A “universal” vaccine that protects against every strain of flu could be available in a few years, scientists said Thursday.
Doctors at the National Institute of Allergy and Infectious Diseases (NIAID) in Maryland developed the two-stage flu jab to fight off all strains of influenza for decades, putting an end to the current practice of yearly immunizations.
The study, published in Science Express, said mice, ferrets and monkeys were first injected with a vaccine made from a flu virus’ DNA. They then received a “booster” dose of a regular seasonal flu vaccine.
Scientists found that after the combined injections the animals made antibodies capable of neutralizing strains of the flu virus from over several years.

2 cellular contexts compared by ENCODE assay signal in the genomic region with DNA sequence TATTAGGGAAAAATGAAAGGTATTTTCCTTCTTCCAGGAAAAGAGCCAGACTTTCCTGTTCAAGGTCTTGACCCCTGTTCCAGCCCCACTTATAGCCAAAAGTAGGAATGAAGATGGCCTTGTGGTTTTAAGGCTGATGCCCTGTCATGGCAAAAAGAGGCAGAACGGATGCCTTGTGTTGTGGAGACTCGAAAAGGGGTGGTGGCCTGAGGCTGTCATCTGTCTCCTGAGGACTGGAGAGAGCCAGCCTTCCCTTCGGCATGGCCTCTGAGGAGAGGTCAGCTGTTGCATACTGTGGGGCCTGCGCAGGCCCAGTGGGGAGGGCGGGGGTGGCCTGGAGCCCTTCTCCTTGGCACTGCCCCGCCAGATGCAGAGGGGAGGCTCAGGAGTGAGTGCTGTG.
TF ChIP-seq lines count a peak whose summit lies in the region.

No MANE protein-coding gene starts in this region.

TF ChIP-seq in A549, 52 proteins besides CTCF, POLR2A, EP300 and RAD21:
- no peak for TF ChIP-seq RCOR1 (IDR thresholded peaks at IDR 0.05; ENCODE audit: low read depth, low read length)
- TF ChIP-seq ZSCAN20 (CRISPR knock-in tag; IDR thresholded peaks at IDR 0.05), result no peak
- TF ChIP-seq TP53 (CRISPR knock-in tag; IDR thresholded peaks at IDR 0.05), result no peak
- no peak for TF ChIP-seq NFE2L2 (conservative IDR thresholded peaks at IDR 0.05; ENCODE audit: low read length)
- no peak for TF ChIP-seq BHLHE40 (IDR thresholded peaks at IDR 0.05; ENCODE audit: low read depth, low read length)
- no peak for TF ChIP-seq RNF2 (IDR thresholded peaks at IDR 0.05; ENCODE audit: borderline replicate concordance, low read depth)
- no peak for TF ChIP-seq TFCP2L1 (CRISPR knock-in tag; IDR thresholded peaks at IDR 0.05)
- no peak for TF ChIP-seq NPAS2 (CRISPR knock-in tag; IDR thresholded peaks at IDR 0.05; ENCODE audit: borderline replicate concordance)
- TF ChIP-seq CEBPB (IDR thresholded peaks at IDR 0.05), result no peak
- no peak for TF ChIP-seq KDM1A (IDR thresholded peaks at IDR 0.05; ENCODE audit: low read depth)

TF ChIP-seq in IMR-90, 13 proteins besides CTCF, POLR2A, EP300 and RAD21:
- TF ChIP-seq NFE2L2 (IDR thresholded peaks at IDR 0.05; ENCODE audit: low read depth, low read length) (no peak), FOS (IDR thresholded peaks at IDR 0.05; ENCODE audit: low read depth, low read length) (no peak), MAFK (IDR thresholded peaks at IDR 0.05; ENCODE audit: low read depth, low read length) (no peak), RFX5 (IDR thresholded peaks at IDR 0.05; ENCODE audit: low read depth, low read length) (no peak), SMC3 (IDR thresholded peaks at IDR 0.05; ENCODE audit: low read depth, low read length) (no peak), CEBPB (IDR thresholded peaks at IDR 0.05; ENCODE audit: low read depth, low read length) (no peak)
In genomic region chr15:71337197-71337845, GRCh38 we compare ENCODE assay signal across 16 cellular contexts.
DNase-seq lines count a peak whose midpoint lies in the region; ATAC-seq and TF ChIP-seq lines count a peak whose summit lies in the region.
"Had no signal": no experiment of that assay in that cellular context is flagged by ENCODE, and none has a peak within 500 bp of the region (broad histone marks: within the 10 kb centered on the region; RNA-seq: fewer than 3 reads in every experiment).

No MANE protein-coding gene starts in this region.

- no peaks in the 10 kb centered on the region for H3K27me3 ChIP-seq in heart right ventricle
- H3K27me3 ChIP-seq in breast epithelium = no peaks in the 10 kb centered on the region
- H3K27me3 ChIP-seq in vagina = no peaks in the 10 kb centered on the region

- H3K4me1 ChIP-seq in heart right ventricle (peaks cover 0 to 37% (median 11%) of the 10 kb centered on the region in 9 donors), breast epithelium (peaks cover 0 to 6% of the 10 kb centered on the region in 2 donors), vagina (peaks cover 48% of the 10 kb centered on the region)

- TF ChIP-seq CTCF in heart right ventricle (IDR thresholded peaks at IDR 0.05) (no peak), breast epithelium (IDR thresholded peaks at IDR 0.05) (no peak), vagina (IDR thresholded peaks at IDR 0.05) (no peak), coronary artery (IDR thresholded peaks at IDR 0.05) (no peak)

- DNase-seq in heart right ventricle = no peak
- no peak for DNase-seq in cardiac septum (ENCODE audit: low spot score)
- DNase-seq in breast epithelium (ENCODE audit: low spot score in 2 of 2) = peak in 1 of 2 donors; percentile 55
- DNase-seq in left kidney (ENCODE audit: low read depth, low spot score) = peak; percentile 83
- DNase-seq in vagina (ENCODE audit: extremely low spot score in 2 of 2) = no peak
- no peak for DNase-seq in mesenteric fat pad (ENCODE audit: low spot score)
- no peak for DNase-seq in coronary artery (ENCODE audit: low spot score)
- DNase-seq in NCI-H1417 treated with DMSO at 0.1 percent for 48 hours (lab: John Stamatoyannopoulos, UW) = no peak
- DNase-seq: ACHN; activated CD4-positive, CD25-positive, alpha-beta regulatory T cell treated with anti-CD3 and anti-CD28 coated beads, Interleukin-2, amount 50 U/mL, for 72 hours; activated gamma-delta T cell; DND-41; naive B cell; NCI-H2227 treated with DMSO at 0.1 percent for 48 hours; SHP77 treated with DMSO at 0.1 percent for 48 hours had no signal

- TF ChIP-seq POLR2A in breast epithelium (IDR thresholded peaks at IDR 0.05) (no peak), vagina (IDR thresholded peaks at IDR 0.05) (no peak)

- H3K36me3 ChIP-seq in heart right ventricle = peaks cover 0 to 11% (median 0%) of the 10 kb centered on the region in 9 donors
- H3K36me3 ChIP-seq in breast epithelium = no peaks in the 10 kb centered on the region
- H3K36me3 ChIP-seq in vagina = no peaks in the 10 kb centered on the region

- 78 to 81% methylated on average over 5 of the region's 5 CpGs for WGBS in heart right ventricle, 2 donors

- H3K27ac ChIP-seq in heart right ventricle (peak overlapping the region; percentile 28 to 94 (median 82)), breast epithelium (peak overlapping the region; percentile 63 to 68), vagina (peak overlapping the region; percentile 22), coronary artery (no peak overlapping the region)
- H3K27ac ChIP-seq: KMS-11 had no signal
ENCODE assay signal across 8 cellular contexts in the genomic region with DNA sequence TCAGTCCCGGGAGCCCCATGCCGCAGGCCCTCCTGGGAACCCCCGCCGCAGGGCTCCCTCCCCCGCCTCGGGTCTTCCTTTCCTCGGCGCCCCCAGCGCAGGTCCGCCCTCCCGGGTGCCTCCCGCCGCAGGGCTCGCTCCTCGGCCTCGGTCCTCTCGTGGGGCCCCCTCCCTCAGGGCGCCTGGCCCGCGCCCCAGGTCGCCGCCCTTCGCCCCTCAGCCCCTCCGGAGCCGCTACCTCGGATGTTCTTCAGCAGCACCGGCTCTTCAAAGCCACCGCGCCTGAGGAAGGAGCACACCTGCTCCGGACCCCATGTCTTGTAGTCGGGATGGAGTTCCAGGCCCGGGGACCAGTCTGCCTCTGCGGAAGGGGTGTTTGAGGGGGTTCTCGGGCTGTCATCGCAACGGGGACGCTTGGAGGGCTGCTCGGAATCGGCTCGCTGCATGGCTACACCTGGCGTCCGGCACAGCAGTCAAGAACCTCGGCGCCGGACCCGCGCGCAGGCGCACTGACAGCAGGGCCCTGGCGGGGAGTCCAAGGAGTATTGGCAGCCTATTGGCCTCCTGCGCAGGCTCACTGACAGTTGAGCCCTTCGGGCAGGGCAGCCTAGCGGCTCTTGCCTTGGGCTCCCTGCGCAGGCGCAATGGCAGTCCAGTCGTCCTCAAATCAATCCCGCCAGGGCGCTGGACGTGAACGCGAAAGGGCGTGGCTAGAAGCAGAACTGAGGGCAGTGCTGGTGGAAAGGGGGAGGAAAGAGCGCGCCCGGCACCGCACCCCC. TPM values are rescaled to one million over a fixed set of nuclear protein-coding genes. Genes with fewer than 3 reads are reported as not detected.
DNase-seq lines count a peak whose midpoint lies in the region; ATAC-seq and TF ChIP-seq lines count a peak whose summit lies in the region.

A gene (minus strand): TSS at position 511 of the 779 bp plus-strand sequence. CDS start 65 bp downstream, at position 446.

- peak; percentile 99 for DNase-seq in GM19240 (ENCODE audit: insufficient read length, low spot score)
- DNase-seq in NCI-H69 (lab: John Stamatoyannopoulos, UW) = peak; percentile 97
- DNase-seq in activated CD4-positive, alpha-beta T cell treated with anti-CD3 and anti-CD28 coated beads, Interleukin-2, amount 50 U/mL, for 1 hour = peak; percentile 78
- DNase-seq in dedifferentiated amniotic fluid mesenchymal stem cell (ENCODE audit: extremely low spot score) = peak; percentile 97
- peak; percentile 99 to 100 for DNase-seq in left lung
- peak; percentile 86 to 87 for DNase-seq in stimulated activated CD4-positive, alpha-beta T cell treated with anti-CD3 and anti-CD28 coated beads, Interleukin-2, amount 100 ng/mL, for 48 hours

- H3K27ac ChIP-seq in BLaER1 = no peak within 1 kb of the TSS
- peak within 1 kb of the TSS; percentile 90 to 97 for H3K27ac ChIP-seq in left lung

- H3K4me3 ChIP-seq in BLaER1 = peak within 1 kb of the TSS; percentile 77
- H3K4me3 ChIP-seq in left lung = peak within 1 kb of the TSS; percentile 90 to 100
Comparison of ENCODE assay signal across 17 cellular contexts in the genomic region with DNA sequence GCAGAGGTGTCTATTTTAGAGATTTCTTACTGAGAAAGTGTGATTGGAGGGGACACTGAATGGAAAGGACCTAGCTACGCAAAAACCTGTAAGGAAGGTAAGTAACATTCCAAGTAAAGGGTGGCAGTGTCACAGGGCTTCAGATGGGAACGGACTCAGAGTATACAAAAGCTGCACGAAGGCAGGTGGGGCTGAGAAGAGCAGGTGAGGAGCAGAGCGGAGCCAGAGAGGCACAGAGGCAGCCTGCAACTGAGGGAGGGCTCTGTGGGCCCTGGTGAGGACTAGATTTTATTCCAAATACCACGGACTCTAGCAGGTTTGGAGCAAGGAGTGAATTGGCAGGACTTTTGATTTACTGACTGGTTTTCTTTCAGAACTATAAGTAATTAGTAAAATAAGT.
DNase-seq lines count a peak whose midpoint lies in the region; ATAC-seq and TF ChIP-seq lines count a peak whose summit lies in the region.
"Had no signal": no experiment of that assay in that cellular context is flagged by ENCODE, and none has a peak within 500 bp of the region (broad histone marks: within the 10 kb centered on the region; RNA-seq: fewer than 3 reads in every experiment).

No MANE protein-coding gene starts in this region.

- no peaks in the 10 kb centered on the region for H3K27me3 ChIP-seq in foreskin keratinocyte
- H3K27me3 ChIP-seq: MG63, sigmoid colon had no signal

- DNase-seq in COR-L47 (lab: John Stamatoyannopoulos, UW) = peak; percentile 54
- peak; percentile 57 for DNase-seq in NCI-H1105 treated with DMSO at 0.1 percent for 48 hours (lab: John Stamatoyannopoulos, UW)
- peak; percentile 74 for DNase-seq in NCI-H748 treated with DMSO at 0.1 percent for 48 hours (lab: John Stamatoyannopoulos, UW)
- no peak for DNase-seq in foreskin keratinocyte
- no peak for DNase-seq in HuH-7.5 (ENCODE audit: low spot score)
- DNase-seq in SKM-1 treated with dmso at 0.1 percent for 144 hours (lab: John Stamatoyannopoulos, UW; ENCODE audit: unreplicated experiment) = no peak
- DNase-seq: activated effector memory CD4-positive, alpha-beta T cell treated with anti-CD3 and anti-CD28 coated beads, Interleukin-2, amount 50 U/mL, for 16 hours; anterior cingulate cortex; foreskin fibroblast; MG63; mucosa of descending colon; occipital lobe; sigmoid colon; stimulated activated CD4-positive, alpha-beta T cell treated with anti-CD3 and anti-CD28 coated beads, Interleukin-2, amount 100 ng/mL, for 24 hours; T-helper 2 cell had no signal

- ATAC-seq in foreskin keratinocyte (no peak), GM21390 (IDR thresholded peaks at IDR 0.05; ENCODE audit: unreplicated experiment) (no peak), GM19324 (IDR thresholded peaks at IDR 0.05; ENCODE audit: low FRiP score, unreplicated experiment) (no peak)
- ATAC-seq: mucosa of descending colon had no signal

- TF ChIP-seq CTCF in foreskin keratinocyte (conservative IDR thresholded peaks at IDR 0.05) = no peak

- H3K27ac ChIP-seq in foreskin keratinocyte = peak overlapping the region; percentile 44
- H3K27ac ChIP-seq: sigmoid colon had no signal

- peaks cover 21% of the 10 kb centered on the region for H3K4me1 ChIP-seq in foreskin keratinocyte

“This significant advance lays the groundwork for the development of a vaccine to provide long-lasting protection against any strain of influenza,” said NIAID Director, Dr. Anthony S. Fauci.
“A durable and effective universal influenza vaccine would have enormous ramifications for the control of influenza, a disease that claims an estimated 250,000 to 500,000 lives annually, including an average of 36,000 in the United States.”
Safety trials had already begun and scientists hoped the jab could be tested on patients in 2013.